MEDICINE HAT, AB — The city says it has been a year of learning since the new Veiner Centre reopened last summer, but add they’re proud of the facility and its ability to help seniors.
In July 2018, the newly renovated and expanded Veiner Centre reopened after suffering significant damage during the 2013 floods.
Carrie Wall, the acting manager of community connections and support with the city, says it’s been a year of change and adaptation for the facility.
“One go the biggest things we’re learning as we’re going on, is there seems to be a shift in the demographics of the seniors that are coming,” she said. “We are now getting a lot of what we would deem the young seniors, so in order to make sure everybody is getting good fun here, we have to adapt our programs accordingly.”
Wall says previously, the average age of users with the centre has been 75 years old. She says the partnership with the nearby Strathcona Centre, which offers fitness programming, has been prompting the age decrease.
As a result, it has prompted the city to revamp programming for the members.
“We’re looking a little more mind-body wellness, more activities that are a little more active and aggressive, as well as more craft room type activities, and people are making recommendations for different programs, and we’re trying things out,” she said.
Wall says they average around 1,000 members, which has remained steady through the year, but is down from 2013.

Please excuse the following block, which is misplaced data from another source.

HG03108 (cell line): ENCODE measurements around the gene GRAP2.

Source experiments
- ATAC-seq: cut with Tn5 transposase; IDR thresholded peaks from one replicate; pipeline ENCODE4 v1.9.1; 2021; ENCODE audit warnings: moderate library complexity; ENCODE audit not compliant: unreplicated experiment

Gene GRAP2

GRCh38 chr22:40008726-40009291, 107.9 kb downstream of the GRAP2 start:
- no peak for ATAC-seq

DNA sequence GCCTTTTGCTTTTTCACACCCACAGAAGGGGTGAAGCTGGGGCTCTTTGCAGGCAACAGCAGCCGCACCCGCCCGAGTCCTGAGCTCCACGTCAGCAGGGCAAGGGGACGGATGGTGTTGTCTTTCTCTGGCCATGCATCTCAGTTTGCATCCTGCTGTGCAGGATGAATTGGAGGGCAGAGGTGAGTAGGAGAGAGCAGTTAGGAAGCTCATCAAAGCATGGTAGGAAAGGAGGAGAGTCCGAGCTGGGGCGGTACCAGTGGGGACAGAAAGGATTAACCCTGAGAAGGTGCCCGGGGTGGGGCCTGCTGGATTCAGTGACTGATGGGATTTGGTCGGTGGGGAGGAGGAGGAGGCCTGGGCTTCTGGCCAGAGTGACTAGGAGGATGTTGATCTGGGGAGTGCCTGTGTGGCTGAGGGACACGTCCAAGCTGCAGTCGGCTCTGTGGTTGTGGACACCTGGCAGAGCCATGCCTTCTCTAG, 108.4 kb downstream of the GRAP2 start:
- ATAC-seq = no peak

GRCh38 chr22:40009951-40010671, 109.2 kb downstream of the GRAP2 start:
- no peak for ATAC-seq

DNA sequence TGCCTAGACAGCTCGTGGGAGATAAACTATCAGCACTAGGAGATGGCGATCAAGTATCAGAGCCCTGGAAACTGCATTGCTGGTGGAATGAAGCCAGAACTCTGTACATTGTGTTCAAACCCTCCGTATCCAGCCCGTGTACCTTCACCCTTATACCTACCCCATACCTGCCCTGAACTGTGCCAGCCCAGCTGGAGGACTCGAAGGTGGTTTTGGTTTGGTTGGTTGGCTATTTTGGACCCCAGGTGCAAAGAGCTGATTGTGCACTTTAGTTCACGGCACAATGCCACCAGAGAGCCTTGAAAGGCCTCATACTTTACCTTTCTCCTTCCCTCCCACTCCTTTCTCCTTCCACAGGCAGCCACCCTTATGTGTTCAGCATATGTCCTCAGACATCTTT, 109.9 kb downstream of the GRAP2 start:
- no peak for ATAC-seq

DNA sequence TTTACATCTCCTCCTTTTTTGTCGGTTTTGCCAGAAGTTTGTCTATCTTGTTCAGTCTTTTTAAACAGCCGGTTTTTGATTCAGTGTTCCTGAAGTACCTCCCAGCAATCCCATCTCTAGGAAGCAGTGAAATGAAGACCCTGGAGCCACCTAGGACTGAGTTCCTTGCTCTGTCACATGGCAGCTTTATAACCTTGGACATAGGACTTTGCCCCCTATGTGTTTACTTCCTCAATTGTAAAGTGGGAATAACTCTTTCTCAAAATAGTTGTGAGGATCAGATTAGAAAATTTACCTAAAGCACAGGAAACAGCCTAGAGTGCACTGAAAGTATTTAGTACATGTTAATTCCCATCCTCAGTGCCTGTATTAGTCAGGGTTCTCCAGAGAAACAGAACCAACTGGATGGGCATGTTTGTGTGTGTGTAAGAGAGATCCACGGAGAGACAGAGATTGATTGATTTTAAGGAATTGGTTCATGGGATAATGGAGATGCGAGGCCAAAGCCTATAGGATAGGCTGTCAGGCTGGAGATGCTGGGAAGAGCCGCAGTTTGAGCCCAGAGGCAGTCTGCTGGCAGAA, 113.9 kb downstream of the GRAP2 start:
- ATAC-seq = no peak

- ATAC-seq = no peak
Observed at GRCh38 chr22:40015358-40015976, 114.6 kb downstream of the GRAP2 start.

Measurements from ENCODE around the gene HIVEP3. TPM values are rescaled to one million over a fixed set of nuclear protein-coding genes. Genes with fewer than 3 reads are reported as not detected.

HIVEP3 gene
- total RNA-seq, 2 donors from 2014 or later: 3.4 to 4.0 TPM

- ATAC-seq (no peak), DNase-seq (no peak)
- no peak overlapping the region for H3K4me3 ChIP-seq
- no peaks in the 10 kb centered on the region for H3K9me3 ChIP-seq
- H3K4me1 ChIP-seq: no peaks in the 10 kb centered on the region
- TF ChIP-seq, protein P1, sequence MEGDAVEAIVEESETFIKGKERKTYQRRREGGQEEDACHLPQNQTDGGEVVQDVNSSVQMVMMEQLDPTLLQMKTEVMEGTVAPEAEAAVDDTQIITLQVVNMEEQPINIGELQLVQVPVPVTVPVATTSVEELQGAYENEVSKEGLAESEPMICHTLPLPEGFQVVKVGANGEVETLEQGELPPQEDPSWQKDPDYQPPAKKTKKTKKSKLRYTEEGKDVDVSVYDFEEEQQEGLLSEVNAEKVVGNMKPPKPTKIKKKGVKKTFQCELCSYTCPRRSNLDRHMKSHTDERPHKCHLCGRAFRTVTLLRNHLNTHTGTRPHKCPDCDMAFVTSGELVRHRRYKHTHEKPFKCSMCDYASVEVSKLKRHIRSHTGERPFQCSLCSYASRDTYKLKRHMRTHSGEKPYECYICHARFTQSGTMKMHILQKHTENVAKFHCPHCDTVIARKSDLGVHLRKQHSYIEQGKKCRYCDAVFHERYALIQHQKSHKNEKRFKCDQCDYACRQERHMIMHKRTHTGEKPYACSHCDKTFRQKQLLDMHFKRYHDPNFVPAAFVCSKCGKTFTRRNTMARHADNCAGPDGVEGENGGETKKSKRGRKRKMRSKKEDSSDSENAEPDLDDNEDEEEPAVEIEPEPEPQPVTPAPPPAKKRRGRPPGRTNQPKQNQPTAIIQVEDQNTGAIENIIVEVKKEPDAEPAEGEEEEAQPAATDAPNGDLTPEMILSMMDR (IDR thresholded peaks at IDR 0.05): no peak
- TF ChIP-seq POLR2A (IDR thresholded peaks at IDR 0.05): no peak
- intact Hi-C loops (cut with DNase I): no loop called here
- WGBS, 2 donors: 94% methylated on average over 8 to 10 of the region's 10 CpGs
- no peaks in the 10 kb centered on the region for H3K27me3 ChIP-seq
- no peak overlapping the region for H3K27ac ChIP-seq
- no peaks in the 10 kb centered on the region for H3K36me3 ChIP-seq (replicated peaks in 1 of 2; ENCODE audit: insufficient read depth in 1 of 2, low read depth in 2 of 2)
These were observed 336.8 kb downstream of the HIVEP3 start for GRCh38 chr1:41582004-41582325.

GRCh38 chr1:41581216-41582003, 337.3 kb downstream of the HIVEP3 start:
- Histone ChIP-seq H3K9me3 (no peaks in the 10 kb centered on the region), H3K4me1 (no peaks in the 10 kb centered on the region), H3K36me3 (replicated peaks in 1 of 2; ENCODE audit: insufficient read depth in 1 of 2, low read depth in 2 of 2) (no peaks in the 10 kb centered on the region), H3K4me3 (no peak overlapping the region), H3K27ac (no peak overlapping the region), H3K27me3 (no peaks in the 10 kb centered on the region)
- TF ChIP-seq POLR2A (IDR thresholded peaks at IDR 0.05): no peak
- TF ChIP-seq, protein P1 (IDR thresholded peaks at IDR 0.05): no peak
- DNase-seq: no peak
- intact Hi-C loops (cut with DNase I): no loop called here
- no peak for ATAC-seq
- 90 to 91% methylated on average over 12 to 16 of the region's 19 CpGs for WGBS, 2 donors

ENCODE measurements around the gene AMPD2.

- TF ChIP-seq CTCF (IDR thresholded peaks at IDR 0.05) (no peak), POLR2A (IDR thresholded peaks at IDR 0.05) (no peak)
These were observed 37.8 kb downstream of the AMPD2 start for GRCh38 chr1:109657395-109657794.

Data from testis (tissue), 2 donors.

“What we are finding, however, is that the individuals are here more, or using the activities more,” she said. “Even though it still counts as one member, the utilization is up.”
She acknowledges a price increase for a yearly membership ($100 a year for the Veiner Centre itself, $300 for both the Strathcona Centre and Veiner Centre), but says they’ve started introducing options to help manage membership costs.
“If price has been a hard sell for some folks, we’re offering one month, or three month or six months so they don’t get hit with that big yearly amount.”
On Wednesday afternoon, Scrabble was a popular activity, with several games ongoing.
One of the players, Pearl Hambley, has been a member of the Veiner Centre for 16 years
“I think it’s wonderful for the seniors,” she said.
Lorna Rankin, who was also playing Scrabble, has been a member of the Veiner Centre for seven years, and goes to the centre six days a week.
She says she enjoys the social aspect of the centre.
“I moved here seven years ago and I knew nobody,” she said. “When I got in here, I got to play cards, I got to know people and life got much better than sitting at home alone.”
Wall says they plan to highlight the Veiner Centre during Seniors Week next week.
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